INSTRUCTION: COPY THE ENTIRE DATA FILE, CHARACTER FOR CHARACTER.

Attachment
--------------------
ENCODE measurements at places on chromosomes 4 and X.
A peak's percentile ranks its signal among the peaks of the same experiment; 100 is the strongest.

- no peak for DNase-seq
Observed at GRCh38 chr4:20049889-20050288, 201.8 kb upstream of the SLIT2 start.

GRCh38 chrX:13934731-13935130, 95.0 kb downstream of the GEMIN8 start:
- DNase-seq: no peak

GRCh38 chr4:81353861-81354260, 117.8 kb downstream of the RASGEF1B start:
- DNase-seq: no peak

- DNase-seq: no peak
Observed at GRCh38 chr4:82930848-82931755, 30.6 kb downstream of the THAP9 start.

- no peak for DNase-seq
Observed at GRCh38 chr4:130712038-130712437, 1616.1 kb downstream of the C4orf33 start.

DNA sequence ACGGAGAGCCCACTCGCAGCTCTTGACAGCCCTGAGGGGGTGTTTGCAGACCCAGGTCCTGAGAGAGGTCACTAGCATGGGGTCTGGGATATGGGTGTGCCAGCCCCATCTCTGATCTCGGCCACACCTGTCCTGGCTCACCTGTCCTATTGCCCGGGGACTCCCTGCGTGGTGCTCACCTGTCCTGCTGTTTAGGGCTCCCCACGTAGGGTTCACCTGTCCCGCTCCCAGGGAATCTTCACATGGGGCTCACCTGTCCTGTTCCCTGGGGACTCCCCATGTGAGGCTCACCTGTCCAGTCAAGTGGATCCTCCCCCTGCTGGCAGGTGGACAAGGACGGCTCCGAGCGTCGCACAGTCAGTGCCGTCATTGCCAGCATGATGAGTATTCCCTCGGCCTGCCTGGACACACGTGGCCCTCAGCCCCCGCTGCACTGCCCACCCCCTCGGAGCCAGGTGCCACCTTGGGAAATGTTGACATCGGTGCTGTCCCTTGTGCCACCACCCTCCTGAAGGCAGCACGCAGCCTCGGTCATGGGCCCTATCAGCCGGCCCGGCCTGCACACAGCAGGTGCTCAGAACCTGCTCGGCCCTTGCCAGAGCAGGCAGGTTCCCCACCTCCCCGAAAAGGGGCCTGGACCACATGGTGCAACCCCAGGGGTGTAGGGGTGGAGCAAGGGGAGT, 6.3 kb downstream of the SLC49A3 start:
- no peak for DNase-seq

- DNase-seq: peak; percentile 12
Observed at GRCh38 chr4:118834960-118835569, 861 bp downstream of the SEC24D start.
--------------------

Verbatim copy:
ENCODE measurements at places on chromosomes 4 and X.
A peak's percentile ranks its signal among the peaks of the same experiment; 100 is the strongest.

- no peak for DNase-seq
Observed at GRCh38 chr4:20049889-20050288, 201.8 kb upstream of the SLIT2 start.

GRCh38 chrX:13934731-13935130, 95.0 kb downstream of the GEMIN8 start:
- DNase-seq: no peak

GRCh38 chr4:81353861-81354260, 117.8 kb downstream of the RASGEF1B start:
- DNase-seq: no peak

- DNase-seq: no peak
Observed at GRCh38 chr4:82930848-82931755, 30.6 kb downstream of the THAP9 start.

- no peak for DNase-seq
Observed at GRCh38 chr4:130712038-130712437, 1616.1 kb downstream of the C4orf33 start.

DNA sequence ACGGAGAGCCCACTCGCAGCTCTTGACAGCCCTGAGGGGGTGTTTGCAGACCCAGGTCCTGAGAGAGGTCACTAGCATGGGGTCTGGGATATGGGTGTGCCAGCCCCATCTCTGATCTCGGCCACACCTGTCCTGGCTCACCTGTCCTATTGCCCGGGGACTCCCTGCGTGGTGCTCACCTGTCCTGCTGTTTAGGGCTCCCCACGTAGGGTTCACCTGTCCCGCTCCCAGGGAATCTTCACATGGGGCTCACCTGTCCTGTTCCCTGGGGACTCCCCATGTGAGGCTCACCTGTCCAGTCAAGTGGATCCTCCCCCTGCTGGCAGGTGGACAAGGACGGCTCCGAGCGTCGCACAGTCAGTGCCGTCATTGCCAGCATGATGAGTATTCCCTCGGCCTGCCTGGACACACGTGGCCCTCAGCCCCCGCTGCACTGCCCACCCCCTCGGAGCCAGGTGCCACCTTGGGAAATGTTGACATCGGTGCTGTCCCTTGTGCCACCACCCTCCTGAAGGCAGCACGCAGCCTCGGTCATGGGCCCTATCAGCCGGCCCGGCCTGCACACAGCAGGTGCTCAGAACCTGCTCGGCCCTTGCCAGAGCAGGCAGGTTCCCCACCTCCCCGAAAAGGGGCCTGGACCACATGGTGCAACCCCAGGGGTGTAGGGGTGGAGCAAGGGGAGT, 6.3 kb downstream of the SLC49A3 start:
- no peak for DNase-seq

- DNase-seq: peak; percentile 12
Observed at GRCh38 chr4:118834960-118835569, 861 bp downstream of the SEC24D start.